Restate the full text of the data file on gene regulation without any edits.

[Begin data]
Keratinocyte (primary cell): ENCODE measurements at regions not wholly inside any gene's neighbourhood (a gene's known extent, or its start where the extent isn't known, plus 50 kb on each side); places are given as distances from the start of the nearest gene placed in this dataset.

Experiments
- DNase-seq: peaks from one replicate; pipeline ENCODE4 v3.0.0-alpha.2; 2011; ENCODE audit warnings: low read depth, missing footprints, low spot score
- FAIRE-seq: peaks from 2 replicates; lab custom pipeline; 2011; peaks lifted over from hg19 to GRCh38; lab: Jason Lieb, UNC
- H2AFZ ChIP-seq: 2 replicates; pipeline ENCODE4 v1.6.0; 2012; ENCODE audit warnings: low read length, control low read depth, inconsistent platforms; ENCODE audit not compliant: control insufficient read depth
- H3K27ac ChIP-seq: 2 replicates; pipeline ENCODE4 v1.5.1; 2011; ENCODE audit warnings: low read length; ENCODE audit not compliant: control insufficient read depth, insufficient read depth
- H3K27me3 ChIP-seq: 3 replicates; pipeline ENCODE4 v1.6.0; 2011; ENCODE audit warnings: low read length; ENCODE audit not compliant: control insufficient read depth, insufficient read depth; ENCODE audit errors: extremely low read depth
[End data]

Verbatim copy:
Keratinocyte (primary cell): ENCODE measurements at regions not wholly inside any gene's neighbourhood (a gene's known extent, or its start where the extent isn't known, plus 50 kb on each side); places are given as distances from the start of the nearest gene placed in this dataset.

Experiments
- DNase-seq: peaks from one replicate; pipeline ENCODE4 v3.0.0-alpha.2; 2011; ENCODE audit warnings: low read depth, missing footprints, low spot score
- FAIRE-seq: peaks from 2 replicates; lab custom pipeline; 2011; peaks lifted over from hg19 to GRCh38; lab: Jason Lieb, UNC
- H2AFZ ChIP-seq: 2 replicates; pipeline ENCODE4 v1.6.0; 2012; ENCODE audit warnings: low read length, control low read depth, inconsistent platforms; ENCODE audit not compliant: control insufficient read depth
- H3K27ac ChIP-seq: 2 replicates; pipeline ENCODE4 v1.5.1; 2011; ENCODE audit warnings: low read length; ENCODE audit not compliant: control insufficient read depth, insufficient read depth
- H3K27me3 ChIP-seq: 3 replicates; pipeline ENCODE4 v1.6.0; 2011; ENCODE audit warnings: low read length; ENCODE audit not compliant: control insufficient read depth, insufficient read depth; ENCODE audit errors: extremely low read depth